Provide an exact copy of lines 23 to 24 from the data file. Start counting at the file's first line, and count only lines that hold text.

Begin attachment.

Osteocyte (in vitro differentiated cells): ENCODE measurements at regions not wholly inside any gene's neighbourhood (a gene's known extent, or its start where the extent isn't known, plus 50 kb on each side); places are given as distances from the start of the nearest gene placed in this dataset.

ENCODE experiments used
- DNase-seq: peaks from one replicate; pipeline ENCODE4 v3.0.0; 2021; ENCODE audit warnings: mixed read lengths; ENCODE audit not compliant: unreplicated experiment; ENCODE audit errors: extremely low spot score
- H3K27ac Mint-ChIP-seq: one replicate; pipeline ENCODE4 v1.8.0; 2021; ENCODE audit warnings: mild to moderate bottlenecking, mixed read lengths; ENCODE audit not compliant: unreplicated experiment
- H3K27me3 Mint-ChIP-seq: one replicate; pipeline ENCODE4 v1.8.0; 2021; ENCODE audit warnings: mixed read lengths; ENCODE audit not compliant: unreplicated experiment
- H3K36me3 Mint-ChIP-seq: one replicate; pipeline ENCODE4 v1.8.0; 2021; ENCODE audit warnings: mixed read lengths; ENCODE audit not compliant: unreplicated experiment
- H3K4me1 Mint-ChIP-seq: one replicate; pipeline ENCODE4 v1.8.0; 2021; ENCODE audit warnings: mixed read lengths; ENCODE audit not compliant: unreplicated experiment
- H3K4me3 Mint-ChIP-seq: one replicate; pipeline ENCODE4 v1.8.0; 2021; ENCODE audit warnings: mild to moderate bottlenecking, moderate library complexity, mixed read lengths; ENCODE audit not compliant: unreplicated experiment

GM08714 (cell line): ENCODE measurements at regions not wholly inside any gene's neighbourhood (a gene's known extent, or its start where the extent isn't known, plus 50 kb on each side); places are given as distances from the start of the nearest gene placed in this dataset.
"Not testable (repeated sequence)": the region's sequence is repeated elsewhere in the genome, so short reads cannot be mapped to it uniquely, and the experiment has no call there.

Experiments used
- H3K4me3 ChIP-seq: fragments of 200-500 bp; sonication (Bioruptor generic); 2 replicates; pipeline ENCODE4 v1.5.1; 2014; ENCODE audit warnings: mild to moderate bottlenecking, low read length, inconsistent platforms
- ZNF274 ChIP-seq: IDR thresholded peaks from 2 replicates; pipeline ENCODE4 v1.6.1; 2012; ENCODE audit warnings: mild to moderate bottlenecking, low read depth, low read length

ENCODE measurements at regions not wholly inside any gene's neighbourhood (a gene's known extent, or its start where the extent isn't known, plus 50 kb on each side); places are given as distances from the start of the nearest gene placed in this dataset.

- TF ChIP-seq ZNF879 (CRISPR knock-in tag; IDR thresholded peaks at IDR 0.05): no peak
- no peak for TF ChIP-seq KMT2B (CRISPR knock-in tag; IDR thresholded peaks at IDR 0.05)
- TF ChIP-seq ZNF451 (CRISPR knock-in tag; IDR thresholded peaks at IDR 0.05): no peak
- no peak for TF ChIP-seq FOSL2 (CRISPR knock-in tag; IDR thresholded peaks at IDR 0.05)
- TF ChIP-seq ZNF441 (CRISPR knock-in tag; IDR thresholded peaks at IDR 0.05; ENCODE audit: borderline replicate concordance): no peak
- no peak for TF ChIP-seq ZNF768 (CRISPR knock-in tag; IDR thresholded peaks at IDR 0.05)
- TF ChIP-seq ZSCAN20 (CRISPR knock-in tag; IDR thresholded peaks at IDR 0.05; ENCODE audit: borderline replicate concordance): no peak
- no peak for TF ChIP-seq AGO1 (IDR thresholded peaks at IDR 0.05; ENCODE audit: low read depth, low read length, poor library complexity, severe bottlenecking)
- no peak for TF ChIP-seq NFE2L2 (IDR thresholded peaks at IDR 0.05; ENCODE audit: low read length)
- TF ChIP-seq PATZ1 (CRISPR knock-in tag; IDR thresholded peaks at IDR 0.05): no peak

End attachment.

- no peak for TF ChIP-seq NFE2L2 (IDR thresholded peaks at IDR 0.05; ENCODE audit: low read length)
- TF ChIP-seq PATZ1 (CRISPR knock-in tag; IDR thresholded peaks at IDR 0.05): no peak